Nigeria Franchising Out Sections of Power Distribution Network


  • Nigeria has introduced the franchising of its electricity distribution networks in a move which the authorities say will encourage the development of renewables.

Abdu Bello Mohammed, chief of staff at regulator the Nigerian Electricity Regulatory Commission, told a webinar held by German development ministry entity Green People’s Energy and Brussels-based membership body the Alliance for Rural Electrification, his nation’s 11 electric distribution companies are franchising portions of their network to private providers in a move which could foster mini-grid provision.

Mohammed and power sector peers from Ethiopia, Namibia and Ghana were responding to concerns voiced by German former politician Bärbel Höhn, who listed some of the obstacles to renewables roll-out she had witnessed in her unpaid role as commissioner for energy reform in Africa for development ministry the Deutsche Gesellschaft für Internationale Zusammenarbeit.

Stressing the need to win hearts and minds to the clean energy cause, and referring to the successes achieved in her homeland, Alliance ’90/Green Party member Höhn said subsidies for fossil fuel-fired power were a problem, with consumers in some African nations paying as little as US$0.05/kWh for conventional electricity.

Clean power developers would not be willing to invest for such low returns, said the former Bundestag MP and minister for agriculture in the German state of North Rhine-Westphalia, who added, bureaucracy and lack of support for private companies was also a hurdle to renewables in some African states. Höhn also called for high-quality equipment and comprehensive training, to sell the efficiency and job creation benefits of clean power.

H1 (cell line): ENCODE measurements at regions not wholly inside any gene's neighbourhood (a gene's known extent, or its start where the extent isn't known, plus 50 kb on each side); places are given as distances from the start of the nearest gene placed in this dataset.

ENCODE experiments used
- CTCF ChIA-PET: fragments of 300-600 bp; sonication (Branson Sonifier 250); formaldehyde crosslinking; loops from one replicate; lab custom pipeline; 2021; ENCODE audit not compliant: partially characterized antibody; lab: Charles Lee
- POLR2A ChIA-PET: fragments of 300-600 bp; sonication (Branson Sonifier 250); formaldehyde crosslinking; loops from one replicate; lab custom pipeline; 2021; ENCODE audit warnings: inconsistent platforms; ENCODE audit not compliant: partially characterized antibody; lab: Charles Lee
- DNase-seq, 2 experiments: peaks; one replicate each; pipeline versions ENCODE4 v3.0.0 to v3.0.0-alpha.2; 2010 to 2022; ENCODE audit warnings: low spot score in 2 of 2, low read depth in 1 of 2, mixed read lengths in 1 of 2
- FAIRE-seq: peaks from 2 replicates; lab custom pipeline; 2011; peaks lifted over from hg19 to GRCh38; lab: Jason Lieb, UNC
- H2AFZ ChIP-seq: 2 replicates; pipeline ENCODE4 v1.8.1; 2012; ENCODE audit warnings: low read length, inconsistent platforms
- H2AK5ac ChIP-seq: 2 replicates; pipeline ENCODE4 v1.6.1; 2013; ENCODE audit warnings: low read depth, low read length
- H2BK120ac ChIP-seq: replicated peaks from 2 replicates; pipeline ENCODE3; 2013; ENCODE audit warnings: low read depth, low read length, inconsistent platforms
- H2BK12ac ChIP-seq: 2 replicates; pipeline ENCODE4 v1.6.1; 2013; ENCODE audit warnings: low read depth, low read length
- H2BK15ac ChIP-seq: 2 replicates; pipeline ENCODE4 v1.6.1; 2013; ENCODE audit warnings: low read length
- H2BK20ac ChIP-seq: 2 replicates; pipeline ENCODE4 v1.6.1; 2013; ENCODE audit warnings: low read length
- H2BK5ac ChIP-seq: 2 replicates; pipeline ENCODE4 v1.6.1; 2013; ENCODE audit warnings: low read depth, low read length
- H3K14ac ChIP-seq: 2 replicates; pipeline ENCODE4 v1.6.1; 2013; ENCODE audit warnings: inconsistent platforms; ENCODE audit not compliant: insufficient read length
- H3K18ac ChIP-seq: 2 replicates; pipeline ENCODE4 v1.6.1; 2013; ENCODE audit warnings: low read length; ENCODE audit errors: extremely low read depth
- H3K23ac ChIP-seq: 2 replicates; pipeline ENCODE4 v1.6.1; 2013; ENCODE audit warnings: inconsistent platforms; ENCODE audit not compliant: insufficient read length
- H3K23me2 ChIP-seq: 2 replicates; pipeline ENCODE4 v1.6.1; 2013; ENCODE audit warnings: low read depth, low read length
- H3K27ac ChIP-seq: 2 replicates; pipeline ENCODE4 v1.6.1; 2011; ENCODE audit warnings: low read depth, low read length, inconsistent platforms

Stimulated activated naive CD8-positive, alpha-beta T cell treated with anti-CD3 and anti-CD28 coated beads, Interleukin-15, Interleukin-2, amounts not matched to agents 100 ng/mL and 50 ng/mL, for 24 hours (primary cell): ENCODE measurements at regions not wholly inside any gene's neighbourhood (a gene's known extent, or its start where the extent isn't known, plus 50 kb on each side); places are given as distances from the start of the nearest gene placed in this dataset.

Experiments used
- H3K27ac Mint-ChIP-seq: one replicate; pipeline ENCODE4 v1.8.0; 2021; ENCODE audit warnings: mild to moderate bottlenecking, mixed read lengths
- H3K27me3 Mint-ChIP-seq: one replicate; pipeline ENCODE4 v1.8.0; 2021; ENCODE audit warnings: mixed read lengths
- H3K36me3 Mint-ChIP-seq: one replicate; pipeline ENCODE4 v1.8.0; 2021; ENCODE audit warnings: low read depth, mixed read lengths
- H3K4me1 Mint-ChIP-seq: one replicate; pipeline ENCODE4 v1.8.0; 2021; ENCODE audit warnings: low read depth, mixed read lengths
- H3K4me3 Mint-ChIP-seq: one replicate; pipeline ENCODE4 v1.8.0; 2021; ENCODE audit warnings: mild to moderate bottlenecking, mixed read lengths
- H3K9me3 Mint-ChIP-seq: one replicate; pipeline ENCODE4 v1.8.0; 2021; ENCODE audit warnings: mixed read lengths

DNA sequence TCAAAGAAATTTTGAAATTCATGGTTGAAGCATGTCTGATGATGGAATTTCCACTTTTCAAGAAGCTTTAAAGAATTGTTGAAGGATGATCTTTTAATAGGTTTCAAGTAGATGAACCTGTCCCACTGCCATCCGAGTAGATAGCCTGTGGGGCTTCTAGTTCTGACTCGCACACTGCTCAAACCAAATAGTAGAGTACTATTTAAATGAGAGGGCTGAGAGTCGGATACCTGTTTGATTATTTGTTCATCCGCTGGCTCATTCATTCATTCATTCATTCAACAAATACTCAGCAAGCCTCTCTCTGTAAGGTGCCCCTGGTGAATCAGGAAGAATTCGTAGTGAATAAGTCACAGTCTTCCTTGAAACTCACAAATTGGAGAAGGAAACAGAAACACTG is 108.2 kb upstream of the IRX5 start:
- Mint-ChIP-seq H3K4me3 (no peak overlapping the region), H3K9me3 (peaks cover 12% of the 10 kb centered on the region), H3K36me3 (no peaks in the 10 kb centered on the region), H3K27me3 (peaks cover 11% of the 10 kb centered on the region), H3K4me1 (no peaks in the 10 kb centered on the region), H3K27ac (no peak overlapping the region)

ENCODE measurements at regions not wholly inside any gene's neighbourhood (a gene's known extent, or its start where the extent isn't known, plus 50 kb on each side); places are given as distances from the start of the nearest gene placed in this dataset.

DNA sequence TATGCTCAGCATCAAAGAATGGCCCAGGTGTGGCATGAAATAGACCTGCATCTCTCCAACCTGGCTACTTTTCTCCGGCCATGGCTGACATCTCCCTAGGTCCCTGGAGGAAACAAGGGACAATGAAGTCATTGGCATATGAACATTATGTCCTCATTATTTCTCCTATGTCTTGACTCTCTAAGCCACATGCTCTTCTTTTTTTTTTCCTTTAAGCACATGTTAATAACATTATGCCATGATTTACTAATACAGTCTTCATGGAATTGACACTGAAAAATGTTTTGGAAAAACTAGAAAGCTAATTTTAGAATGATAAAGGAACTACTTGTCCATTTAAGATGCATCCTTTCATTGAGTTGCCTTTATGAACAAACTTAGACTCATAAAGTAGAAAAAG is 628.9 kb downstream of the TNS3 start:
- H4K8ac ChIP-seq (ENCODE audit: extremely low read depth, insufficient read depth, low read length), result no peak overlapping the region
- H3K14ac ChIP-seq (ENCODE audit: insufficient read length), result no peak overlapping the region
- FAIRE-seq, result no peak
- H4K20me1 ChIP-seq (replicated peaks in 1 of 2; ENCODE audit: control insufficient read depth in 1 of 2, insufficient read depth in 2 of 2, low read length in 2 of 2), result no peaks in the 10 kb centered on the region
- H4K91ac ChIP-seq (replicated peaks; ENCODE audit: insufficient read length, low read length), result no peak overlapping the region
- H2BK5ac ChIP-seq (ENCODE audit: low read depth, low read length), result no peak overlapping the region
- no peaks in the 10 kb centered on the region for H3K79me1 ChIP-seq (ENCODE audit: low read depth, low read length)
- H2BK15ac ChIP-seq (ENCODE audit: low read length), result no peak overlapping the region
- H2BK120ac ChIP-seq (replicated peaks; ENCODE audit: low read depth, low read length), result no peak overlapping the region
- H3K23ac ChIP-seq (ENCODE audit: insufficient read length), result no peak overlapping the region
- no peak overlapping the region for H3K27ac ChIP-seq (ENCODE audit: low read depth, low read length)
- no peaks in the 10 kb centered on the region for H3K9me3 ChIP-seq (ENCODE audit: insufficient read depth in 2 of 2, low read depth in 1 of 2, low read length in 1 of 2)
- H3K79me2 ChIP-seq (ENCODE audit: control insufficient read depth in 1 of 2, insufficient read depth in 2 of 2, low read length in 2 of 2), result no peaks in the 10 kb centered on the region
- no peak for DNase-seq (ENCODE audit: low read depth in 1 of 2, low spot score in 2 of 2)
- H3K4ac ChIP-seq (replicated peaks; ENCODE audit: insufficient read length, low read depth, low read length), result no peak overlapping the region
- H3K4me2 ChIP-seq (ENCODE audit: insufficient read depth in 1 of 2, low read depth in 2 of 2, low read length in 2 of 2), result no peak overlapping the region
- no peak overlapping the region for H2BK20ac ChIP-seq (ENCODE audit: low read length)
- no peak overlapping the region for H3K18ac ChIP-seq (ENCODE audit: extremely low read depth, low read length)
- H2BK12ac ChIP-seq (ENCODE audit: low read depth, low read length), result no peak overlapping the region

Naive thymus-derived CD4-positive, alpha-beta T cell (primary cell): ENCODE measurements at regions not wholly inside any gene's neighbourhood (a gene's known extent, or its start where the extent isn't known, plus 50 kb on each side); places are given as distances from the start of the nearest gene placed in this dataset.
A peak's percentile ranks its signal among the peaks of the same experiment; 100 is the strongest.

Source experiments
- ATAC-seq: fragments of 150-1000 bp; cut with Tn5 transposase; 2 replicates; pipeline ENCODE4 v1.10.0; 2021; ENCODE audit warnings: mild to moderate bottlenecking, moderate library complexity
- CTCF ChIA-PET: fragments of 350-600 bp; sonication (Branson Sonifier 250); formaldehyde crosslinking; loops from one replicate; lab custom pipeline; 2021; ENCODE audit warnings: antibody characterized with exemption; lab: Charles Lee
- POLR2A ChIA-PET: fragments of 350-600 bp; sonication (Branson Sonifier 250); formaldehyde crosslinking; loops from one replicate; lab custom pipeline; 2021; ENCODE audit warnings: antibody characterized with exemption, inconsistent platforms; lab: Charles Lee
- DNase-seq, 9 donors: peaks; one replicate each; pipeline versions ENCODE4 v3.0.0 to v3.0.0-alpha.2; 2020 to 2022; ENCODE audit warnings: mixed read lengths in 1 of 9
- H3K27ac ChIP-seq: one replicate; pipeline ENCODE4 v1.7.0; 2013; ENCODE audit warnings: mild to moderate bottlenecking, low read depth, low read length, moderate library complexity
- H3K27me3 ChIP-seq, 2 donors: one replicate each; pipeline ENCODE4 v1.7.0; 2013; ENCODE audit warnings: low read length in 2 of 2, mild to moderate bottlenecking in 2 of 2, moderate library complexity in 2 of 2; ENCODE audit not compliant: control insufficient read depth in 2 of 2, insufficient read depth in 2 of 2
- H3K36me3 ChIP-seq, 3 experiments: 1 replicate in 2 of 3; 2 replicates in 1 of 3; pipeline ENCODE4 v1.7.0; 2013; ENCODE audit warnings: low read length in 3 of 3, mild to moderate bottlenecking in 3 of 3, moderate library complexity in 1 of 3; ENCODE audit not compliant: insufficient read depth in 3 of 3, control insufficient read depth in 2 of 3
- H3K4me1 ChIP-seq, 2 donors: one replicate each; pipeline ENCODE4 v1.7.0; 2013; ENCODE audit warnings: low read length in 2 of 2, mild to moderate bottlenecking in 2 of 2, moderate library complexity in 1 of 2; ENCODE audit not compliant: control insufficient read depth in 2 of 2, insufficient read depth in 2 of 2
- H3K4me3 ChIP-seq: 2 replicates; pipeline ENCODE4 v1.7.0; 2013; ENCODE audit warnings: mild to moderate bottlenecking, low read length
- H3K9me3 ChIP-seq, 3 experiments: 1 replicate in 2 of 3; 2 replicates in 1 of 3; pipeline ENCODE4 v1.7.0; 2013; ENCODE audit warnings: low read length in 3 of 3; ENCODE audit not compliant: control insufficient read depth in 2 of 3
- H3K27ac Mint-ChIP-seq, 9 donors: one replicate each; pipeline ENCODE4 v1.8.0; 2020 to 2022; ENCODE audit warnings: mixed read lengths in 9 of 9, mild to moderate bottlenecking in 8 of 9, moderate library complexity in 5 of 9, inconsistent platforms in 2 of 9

Mohammed said Nigeria has mini-grid regulation in place that ensures installers of solar systems with a generation capacity of up to 100 kW need only complete a basic registration process and, for systems between 100 kW and 1 MW, a simple online permit was all that was required. The regulator representative said licences would be required only for systems bigger than 1 MW and added, Nigeria offers a feed-in tariff for solar facilities with generation capacities of up to 5 MW.

The country, said Mohammed, is aiming for 8 GW of renewables generation capacity this decade.

Author: Cosmas Mwirigi

This article was originally published in pv magazine and is republished with permission.

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